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The K7RA Solar Update

01/15/2010

The recent sunspot activity that we've been experiencing remains strong. The weekly averages of daily sunspot numbers that we've been reporting over the past six weeks were 1.9, 21.1, 31.4, 21.9, 14.6 -- and now 26.4. Sunspot region 1035 re-emerged as region 1040 on January 7 and has been growing steadily. For January 7-14, the total area of region 1040, as expressed in millionths of a solar hemisphere, was 80, 40, 70, 130, 300, 300, 380 and 290. It passed the 0 degree meridian (the imaginary vertical line on the visible Sun that faces straight toward Earth) and now looks like it has another four days before it crosses the Sun's western horizon; you can see this on the STEREO Web site. A bright area that may be a sunspot is slipping out of the dark area, the approximately 12.8 percent of the Sun unseen by the STEREO craft. This may reach our Sun's eastern horizon just after region 1040 passes over the western horizon.

Sunspot numbers for January 7-13 were 15, 14, 20, 25, 35, 35 and 41 with a mean of 26.4. The 10.7 cm flux was 78.1, 77.4, 81.7, 84.4, 89.2, 93.3 and 90.5, with a mean of 84.9. The estimated planetary A indices were 1, 2, 1, 2, 6, 3 and 6, with a mean of 3. The estimated mid-latitude A indices were 0, 0, 1, 2, 4, 2 and 4 with a mean of 1.9.

Ed McKie, KB5GT, of Yazoo City, Mississippi, wrote to ask how high the solar flux has to go before he starts noticing a big difference in HF propagation. He wondered if we could use 20 meters as an example. I told Ed that I have heard that flux is a good relative indicator related to sunspot activity, but I've also been told that the popular prediction software is best used with sunspot numbers. The algorithms are based on the predicted smoothed sunspot number, which of course is an average going six months back and six months into the future, so half of it is a guess. The programs are a statistical guess based on the conditions being at least as good as predicted half the time and less than that the other half, based on that smoothed number. You can find the latest predicted smoothed sunspot numbers here.

Another source is the Preliminary Report and Forecast of Solar Geophysical Data from the NOAA Space Weather Prediction Center. Usually, the first issue of any new month will give a new table of predictions, along with a graph. The recent issue, #1792, has the information on page 9.

One approach would be to make a rough estimate, month by month as the smoothed sunspot number increases, to specific locations from your QTH, using W6ELprop. There is a good introduction to using W6ELprop on Carl Luetzelschwab's, K9LA, Web site: Just click on "Tutorials," then "Downloading and Using W6ELprop."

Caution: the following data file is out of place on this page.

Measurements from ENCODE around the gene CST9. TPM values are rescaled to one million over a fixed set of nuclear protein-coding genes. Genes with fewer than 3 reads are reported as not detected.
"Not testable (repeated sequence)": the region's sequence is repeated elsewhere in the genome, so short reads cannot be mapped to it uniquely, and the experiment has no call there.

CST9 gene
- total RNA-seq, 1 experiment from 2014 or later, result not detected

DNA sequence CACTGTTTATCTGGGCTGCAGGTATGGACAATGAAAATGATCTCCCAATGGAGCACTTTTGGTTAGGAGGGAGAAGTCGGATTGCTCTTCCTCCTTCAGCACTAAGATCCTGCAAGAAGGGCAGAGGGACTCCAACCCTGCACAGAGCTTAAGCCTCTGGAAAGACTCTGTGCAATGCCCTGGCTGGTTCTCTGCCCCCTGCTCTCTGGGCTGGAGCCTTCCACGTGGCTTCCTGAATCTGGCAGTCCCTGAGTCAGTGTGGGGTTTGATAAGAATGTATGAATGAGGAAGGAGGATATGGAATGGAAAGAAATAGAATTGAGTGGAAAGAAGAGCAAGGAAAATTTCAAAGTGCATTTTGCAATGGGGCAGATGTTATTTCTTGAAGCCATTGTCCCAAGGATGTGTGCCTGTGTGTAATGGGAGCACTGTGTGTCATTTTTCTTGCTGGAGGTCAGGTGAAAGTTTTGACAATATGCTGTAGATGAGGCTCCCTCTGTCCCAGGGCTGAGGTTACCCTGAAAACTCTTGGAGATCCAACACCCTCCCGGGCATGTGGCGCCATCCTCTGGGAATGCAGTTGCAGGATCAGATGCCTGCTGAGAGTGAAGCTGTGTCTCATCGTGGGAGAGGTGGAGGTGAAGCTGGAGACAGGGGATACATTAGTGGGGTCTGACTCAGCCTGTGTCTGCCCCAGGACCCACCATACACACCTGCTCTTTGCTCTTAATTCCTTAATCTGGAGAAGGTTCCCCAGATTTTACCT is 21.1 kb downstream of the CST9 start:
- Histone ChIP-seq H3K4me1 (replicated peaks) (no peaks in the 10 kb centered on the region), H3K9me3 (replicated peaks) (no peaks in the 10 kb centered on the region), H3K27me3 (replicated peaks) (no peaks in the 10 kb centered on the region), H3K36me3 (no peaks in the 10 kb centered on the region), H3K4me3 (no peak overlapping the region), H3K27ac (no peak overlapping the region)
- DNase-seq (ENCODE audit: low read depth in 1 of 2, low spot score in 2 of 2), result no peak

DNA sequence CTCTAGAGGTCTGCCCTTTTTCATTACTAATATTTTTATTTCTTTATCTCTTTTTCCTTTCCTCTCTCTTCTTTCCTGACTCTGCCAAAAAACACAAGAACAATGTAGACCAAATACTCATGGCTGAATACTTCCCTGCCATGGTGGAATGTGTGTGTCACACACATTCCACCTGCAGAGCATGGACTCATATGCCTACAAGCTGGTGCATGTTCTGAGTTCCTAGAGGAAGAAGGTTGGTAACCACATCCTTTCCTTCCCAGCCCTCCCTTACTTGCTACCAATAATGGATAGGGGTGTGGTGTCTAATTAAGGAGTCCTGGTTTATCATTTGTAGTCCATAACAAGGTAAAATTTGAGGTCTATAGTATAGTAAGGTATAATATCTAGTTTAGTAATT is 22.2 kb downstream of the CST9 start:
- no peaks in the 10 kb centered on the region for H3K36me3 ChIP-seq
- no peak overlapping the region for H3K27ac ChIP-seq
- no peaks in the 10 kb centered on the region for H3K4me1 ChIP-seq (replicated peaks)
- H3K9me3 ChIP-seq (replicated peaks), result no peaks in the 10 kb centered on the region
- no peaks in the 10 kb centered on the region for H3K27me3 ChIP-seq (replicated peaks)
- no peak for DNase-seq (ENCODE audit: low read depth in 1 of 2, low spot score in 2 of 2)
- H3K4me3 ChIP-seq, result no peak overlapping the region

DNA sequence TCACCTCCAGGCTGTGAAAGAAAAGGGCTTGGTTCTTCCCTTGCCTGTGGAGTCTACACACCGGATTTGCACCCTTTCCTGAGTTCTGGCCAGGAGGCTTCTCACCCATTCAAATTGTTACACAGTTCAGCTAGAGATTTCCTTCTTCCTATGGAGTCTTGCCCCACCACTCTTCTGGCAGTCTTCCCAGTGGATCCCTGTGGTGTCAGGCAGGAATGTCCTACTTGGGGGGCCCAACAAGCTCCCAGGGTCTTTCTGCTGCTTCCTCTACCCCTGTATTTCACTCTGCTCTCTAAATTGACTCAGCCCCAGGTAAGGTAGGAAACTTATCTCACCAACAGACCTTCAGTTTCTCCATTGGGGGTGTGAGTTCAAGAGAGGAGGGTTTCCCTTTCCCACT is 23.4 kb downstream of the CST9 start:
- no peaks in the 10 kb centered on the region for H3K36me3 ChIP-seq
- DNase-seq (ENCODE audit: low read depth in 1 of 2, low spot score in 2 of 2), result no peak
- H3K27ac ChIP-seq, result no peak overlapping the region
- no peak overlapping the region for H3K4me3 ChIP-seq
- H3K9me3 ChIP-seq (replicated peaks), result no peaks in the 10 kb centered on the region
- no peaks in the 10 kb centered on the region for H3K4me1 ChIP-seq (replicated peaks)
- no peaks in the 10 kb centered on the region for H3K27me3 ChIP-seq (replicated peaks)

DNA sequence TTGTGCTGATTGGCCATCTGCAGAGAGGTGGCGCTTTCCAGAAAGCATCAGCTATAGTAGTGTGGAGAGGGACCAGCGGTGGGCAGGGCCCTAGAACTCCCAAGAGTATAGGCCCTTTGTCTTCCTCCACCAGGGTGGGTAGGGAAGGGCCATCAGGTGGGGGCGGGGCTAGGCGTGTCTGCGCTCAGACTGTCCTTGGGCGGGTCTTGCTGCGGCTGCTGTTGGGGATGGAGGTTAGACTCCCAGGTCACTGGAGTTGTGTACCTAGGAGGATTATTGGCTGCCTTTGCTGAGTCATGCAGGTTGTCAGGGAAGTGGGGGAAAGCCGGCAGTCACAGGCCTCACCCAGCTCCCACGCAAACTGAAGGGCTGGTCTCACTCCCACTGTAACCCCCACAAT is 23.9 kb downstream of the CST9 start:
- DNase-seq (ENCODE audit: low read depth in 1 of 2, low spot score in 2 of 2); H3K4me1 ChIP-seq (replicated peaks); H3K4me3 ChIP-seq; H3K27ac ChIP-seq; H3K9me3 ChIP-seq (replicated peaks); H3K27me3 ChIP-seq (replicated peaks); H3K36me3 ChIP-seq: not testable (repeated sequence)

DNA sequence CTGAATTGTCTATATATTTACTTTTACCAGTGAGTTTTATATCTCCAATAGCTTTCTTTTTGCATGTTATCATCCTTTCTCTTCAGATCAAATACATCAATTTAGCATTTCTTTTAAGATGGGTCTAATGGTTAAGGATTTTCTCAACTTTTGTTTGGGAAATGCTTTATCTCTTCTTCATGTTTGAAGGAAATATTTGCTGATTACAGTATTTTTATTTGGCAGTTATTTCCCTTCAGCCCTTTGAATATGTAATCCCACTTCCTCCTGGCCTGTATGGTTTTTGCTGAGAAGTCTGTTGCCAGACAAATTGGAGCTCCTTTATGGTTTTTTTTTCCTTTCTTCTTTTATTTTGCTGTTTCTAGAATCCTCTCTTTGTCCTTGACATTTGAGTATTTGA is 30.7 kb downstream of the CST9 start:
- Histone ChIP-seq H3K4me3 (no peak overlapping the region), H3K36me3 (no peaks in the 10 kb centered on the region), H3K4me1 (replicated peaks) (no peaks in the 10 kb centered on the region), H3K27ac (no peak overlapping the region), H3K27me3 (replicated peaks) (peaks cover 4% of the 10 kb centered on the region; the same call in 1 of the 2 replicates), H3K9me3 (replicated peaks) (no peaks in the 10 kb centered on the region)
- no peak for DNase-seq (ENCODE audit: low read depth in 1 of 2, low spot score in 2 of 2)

KB5GT is located at 32.867 degrees north latitude, 90.367 degrees west longitude. Let's try a prediction from his location to Spain, for mid-February, with the predicted smoothed sunspot number of 17.4 and look at 20 meters. On February 15 using 14.1 MHz, we see the A and B rated (meaning good probability of a path) period runs from 1630-2000 UTC, with relative signals at 25-28 dB above a half microvolt. On March 15 and a smoothed sunspot level of 20.2, the A-rated opening starts an hour earlier at 1530 UTC, but 4 dB lower than the previous month; from 1800-1830 UTC, it drops about 8 dB. The B-rated period ends at 2200 UTC. So the opening should last longer, but with lower signal levels than February. The following month using 23 for the smoothed sunspot number, the opening starts slowly, with signal levels gradually improving until 0100 UTC.

You can see how this exercise gives one an appreciation for seasonal variations more than anything. Skipping ahead to September with a sunspot number of 37.1, we see another slowly improving opening, ending around 2330 UTC. Note also that the 17 meter conditions are quite good. In February, any 17 meter opening was predicted as very brief. Looking at November 15, 2010 and using a sunspot number of 42.5, the openings are short in the dark Northern Hemisphere. Go to September 2011with a sunspot number of 67.9, 20 meters is open longer. Note also the odd improvement in the odds at 0430 UTC.

So when has it improved? The improvement is gradual, and there aren't any rules for what is "good enough." As you learn about your station's capabilities, you will form your own opinion. But don't let the perfect be the enemy of the good. By all means, get on the air!

Amateur solar observer Tad Cook, K7RA, of Seattle, Washington, provides this weekly report on solar conditions and propagation. This report also is available via W1AW every Friday, and an abbreviated version appears each Thursday in The ARRL Letter. Check here for a detailed explanation of the numbers used in this bulletin. An archive of past propagation bulletins can be found here. You can find monthly propagation charts between four USA regions and 12 overseas locations here. Readers may contact the author via e-mail.



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